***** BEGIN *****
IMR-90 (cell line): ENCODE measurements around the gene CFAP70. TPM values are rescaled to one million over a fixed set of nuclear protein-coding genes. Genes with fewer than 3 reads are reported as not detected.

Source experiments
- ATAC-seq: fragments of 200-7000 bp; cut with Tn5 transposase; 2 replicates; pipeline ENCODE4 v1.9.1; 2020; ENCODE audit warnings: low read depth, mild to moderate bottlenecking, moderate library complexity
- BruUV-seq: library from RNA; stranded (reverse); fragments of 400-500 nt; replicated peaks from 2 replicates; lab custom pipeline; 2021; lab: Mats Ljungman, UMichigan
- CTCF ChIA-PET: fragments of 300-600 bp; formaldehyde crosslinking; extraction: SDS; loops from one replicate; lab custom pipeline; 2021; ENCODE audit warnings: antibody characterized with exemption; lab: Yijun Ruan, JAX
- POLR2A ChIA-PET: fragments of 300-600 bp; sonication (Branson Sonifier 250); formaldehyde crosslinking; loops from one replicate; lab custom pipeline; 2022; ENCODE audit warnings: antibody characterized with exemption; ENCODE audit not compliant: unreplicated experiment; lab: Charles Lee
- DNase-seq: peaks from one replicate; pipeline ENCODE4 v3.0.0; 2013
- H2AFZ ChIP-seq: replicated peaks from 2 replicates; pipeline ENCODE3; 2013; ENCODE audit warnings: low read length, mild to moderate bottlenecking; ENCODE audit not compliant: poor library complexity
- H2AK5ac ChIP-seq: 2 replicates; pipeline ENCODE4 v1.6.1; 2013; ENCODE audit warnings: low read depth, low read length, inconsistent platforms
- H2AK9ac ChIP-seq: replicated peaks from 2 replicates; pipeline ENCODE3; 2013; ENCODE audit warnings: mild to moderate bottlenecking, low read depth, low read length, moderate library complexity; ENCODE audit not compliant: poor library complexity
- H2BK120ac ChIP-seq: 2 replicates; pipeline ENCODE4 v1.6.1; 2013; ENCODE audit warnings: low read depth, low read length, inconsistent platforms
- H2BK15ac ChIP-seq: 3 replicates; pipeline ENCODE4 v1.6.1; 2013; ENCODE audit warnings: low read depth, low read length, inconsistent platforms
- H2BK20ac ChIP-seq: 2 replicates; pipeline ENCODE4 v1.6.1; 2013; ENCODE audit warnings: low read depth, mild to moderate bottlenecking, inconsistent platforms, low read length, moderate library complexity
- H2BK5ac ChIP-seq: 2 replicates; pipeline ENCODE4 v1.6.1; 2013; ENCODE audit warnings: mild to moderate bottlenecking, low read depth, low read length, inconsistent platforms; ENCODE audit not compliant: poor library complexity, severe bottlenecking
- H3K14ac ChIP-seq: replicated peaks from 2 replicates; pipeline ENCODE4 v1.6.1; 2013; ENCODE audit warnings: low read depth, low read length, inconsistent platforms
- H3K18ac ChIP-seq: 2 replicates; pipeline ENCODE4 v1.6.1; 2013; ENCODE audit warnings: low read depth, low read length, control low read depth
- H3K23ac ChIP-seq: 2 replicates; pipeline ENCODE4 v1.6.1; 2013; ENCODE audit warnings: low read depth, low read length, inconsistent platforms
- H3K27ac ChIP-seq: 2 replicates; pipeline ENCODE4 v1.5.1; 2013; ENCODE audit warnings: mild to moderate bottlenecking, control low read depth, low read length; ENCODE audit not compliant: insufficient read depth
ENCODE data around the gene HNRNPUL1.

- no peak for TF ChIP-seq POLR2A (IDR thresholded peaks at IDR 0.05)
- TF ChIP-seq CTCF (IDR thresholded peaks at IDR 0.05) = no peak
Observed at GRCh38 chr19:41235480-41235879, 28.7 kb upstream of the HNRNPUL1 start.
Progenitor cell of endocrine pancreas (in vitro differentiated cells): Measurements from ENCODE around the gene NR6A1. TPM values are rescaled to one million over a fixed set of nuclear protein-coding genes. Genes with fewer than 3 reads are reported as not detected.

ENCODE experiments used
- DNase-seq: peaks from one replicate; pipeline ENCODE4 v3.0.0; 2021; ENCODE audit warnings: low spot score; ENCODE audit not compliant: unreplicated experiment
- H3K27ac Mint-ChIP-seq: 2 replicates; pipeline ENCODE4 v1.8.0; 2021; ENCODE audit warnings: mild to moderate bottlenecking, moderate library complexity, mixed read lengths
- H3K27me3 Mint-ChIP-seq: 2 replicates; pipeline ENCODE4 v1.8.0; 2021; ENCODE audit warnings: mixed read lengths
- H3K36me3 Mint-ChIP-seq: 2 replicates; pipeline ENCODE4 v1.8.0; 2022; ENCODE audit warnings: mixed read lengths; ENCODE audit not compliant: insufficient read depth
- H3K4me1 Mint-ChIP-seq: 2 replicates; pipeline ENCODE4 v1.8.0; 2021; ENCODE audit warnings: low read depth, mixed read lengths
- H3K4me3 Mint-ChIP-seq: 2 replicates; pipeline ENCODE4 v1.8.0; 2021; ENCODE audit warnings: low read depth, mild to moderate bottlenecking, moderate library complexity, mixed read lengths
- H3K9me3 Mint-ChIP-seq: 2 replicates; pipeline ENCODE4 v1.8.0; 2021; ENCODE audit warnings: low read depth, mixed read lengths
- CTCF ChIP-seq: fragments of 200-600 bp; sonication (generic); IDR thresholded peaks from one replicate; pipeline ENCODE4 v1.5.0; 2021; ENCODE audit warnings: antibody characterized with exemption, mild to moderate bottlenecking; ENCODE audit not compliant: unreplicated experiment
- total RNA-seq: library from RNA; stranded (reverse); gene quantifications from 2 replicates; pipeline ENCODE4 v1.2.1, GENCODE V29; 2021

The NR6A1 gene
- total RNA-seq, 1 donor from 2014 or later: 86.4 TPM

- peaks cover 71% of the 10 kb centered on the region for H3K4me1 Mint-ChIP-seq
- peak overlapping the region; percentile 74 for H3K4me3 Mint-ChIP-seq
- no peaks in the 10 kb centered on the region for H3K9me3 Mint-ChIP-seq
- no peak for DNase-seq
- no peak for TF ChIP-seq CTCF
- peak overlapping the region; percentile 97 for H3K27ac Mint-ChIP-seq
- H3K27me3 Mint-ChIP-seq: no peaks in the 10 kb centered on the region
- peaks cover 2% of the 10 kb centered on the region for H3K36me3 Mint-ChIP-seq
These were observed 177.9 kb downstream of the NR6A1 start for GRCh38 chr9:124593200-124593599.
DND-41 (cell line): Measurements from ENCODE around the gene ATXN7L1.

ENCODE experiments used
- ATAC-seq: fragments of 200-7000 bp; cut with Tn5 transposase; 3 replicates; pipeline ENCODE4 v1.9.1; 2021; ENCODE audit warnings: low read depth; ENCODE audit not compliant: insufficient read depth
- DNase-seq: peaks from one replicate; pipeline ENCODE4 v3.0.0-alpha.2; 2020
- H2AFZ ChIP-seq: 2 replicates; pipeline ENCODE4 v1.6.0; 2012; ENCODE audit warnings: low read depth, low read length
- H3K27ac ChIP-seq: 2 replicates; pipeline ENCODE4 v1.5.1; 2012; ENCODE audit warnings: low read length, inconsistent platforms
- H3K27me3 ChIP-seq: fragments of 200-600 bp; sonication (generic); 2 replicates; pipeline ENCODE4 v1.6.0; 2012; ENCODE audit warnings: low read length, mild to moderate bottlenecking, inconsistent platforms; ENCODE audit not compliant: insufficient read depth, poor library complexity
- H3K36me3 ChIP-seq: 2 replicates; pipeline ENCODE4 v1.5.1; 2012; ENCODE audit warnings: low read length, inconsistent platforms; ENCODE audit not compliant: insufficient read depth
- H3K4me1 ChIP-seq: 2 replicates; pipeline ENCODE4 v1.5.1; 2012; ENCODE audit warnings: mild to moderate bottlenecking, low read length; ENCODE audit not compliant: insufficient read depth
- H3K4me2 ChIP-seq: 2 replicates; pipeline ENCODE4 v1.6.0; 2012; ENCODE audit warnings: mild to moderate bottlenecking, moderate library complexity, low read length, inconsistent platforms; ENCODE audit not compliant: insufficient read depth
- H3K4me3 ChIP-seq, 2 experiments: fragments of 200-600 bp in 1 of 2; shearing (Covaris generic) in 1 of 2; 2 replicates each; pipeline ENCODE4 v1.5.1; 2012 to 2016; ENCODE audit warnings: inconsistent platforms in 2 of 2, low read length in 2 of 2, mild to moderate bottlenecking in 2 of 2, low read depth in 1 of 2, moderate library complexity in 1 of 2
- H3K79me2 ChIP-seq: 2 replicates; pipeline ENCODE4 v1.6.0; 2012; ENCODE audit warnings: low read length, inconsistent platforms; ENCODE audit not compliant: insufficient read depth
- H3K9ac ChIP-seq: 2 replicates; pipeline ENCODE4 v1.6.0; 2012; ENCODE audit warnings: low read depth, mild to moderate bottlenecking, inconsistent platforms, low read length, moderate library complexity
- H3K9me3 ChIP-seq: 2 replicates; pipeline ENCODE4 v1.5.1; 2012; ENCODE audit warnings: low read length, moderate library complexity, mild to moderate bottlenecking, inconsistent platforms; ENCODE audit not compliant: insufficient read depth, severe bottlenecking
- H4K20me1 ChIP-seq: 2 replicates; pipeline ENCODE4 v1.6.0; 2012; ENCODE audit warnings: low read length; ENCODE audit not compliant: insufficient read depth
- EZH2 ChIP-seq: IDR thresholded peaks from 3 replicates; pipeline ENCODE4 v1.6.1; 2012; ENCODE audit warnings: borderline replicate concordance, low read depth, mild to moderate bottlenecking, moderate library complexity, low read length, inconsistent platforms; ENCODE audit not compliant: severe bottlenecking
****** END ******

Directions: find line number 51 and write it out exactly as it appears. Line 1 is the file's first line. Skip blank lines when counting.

- H3K27me3 ChIP-seq: fragments of 200-600 bp; sonication (generic); 2 replicates; pipeline ENCODE4 v1.6.0; 2012; ENCODE audit warnings: low read length, mild to moderate bottlenecking, inconsistent platforms; ENCODE audit not compliant: insufficient read depth, poor library complexity